Why Twitter Is Talking About Hillary Clinton's Latest Awkward Outreach to Black People

September 29th 2016

Danielle DeCourcey

Democratic presidential nominee Hillary Clinton has strong polling numbers with potential black voters, but they have to show up to the polls in November for their support to matter.

That's why the Clinton campaign is making a push for black voter turnout in critical swing states like Florida, according to Politico.

However Clinton's partnership with two specific hip hop figures have some black people on Twitter confused: Rapper Pusha T and the "Queen of Hip Hop Soul" Mary J. Blige are apparently #WithHer.

On Tuesday, the Clinton campaign announced it's holding a contest to encourage voter registration. People who register to vote on her website will be entered into a contest to meet Terrence "Pusha T" Thornton.

Some people on Twitter thought the pairing of the rapper and the former secretary of state was odd, and the jokes began.

Like several other successful rappers, Thornton's music has focused on his days as a hustler and a drug dealer. That association was not lost on Twitter.

Clinton's partnership with Thornton comes after an interview teaser with Mary J. Blige.

Apple Music released a teaser for Blige's new talk show after the first presidential debates on Monday. The show is called "The 411," seemingly a reference to Blige's successful 1992 album "What's the 411?"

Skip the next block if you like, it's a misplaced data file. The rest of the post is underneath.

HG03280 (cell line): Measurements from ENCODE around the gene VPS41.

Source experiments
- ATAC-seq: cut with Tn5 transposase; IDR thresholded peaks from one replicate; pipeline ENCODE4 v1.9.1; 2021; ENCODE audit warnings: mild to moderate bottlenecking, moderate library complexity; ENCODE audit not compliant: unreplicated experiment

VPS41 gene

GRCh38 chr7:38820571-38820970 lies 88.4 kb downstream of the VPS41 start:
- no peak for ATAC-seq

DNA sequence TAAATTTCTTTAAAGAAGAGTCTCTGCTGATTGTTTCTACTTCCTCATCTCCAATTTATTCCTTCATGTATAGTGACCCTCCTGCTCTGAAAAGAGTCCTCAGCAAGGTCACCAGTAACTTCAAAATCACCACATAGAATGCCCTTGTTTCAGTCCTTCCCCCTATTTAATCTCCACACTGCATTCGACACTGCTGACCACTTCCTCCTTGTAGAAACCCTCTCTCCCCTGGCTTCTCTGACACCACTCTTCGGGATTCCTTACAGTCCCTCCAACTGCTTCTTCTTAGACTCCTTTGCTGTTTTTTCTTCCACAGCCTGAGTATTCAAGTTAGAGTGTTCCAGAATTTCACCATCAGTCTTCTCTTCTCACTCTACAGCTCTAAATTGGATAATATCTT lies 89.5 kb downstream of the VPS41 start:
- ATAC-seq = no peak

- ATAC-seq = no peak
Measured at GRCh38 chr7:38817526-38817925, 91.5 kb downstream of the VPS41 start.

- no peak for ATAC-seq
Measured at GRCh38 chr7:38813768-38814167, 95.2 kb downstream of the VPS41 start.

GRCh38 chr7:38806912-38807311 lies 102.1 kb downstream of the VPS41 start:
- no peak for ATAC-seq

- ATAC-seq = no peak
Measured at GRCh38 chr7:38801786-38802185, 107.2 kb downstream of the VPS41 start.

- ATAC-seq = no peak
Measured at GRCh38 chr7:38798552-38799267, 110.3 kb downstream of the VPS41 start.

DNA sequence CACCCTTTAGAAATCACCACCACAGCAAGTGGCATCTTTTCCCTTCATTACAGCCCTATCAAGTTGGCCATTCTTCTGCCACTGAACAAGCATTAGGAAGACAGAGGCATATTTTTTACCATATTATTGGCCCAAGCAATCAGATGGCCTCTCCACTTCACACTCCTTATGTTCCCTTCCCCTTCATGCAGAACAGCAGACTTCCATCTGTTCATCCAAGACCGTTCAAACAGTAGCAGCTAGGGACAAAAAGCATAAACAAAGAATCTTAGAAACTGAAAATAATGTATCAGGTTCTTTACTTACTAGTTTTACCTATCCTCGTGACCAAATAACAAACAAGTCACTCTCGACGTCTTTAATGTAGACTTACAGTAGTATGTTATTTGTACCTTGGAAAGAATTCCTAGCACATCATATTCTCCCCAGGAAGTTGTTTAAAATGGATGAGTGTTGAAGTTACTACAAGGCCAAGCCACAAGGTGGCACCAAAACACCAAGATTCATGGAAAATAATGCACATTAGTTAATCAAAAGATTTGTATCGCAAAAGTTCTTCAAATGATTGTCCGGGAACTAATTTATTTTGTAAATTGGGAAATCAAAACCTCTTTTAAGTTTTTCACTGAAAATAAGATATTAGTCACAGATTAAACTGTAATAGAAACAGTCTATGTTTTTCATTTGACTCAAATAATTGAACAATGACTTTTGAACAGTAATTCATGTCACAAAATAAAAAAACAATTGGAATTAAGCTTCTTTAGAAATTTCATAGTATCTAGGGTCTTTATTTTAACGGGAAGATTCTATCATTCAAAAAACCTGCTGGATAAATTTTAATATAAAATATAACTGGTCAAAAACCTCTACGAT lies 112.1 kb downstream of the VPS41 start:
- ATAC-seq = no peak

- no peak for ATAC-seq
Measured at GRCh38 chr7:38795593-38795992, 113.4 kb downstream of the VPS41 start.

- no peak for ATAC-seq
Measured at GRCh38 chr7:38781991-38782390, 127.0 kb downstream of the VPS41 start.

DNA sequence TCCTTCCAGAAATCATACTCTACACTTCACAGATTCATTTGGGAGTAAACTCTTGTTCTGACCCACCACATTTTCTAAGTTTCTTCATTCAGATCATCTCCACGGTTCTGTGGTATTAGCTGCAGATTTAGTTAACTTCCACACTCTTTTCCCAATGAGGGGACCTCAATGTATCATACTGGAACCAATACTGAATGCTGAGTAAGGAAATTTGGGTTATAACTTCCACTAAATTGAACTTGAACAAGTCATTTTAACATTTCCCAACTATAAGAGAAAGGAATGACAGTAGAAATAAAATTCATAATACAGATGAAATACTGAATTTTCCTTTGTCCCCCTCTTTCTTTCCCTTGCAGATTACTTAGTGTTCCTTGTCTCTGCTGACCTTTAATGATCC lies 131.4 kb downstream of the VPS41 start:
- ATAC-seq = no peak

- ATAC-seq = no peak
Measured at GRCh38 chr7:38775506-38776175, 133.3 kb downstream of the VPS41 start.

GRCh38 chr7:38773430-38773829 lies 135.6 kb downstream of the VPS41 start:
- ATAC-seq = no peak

The teaser features Blige singing a song to Clinton about police brutality. Yes, that's right. She sang to a presidential candidate on her talk show about a serious issue.

Twitter could not let this moment pass.

This isn't the first time Clinton has tried to reach out to minority voters this election cycle.

Clinton's campaign website features a blog post called "7 Things Hillary Clinton Has in Common With Your Abuela."

7 things Hillary Clinton has in common with your abuela

She also went on New York City's Power 105 Hip Hop morning show "The Breakfast Club" and made sure to mention that she carries hot sauce in her bag. Some people thought that was an attempt to reference Beyonce's "Formation." (Though Clinton's love of hot sauce is well documented.)

Clinton doesn't have a lock on every black vote. Some people on Twitter brought up her ties to mass incarceration in the United States. President Bill Clinton signed a 1994 crime bill that imposed tougher sentences and disproportionately affected minorities.

In April, President Bill Clinton got into a shouting match with Black Lives Matter protesters at a rally in Philadelphia.

The former president's policies of long mandatory minimum sentences for drug offenses and life terms for three felonies contributed to the largest increase of people sent to federal and state prisons, and those who were incarcerated were disproportionately minorities.

The same protesters at a rally in Philadelphia also brought up Hillary Clinton's infamous 1996 comments about locking up "super predators." She was campaigning for her husband's tough crime policies.

“They are not just gangs of kids anymore,” Clinton said. “They are often the kinds of kids that are called ‘super-predators.’ No conscience, no empathy. We can talk about why they ended up that way, but first we have to bring them to heel.”

President Clinton apologized for those polices in July (and Hillary Clinton, for her part, has made criminal justice reform a key part of her platform since April of 2015).

"I signed a bill that made the problem worse and I want to admit it," Clinton told the National Association for the Advancement of Colored People's in Philadelphia, according to CNN.

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